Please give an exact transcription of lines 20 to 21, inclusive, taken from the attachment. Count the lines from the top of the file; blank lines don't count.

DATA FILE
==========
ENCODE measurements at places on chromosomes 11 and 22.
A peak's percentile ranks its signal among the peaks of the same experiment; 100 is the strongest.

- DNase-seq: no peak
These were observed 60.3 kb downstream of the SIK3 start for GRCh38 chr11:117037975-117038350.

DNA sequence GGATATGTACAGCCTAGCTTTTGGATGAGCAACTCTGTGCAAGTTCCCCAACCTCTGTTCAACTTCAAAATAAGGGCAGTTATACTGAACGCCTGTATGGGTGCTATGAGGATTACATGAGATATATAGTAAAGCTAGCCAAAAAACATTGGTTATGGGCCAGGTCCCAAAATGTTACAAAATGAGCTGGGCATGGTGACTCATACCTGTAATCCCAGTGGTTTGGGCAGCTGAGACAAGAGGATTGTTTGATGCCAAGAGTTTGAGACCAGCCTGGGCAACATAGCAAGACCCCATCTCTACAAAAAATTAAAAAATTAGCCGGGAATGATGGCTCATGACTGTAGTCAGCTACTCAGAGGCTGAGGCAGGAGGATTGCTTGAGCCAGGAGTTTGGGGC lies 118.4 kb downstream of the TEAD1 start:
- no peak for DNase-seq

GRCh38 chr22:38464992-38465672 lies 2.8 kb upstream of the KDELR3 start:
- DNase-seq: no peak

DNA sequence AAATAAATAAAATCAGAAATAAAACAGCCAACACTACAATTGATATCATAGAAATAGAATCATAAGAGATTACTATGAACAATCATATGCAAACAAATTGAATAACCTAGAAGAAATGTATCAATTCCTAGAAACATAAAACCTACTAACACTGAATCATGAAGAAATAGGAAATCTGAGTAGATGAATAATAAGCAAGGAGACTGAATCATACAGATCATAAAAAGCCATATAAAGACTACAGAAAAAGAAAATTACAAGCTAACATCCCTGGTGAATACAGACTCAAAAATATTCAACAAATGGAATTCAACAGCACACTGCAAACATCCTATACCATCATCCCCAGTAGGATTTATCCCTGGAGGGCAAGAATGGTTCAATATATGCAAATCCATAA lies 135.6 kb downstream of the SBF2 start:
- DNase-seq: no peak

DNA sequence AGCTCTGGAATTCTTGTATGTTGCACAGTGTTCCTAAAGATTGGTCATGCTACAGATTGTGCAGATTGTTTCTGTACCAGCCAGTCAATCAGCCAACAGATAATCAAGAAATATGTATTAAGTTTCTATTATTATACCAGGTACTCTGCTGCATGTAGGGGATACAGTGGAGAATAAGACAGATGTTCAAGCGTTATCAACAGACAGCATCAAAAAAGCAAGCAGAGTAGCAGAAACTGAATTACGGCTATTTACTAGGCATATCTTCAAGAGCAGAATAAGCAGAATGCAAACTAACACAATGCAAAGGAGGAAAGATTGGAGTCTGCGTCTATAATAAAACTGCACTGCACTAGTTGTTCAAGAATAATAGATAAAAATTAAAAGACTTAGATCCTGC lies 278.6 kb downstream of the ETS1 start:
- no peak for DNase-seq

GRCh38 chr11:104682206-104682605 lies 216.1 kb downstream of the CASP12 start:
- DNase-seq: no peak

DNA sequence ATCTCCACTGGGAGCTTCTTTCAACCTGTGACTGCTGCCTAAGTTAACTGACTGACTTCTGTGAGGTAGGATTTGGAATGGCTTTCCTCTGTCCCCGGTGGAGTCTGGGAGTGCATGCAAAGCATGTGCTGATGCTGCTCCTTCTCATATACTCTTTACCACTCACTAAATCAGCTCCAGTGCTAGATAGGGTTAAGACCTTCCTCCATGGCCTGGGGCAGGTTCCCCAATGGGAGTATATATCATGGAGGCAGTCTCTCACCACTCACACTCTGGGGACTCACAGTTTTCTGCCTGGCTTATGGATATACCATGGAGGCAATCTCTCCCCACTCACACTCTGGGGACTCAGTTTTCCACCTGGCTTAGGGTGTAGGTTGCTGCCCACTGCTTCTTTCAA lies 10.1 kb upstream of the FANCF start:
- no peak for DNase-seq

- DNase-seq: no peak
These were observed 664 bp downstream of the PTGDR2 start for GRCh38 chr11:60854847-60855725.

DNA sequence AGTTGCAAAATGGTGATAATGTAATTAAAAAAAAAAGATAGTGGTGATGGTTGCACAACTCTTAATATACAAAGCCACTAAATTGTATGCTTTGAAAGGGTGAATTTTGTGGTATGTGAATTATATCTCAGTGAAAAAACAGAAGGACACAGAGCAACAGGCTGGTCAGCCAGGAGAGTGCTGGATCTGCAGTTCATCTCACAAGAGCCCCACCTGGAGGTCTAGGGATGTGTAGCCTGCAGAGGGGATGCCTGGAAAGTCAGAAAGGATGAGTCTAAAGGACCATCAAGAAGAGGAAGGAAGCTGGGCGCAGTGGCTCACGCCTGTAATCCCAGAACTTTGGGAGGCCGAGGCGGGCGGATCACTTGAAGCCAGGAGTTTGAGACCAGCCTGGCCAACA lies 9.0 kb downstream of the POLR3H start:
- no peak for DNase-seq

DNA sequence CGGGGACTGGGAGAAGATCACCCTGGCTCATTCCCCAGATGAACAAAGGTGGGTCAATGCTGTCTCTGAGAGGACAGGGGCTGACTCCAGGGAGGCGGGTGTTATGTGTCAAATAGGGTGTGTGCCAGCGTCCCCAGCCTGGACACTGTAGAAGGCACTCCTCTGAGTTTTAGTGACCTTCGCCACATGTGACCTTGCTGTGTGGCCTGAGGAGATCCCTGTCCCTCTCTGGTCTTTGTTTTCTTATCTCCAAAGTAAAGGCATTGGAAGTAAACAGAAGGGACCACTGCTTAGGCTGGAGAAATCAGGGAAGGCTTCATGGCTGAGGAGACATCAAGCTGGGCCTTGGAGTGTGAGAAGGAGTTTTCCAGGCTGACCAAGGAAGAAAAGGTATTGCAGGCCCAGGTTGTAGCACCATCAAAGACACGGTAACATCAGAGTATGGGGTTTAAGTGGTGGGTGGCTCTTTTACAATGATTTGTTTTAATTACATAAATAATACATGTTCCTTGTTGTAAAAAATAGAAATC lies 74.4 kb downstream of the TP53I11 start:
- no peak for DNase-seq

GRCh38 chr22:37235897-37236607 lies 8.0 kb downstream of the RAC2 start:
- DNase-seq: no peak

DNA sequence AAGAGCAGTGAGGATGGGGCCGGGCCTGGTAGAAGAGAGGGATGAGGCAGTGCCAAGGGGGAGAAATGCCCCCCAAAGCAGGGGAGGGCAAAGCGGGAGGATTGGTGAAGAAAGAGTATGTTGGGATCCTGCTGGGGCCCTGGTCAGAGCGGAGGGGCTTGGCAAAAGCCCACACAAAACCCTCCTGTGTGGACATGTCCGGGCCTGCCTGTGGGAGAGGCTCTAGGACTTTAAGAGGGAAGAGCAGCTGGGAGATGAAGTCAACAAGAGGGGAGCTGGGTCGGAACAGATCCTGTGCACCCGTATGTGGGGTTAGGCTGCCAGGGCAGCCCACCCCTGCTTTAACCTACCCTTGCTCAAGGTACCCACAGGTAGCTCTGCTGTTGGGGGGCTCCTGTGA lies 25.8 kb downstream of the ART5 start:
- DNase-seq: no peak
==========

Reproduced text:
- no peak for DNase-seq

DNA sequence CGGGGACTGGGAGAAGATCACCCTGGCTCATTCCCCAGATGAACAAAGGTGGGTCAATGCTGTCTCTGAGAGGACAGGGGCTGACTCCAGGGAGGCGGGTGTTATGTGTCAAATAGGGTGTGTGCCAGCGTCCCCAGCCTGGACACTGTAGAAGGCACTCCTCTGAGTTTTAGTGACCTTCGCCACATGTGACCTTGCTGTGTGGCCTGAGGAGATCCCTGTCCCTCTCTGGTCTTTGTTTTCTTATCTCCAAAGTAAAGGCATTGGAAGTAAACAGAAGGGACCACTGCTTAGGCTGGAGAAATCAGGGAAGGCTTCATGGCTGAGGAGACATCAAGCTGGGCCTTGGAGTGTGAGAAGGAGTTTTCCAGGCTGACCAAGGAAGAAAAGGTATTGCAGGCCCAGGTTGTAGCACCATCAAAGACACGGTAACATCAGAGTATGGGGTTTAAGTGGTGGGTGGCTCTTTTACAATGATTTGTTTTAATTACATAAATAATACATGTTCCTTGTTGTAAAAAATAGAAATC lies 74.4 kb downstream of the TP53I11 start: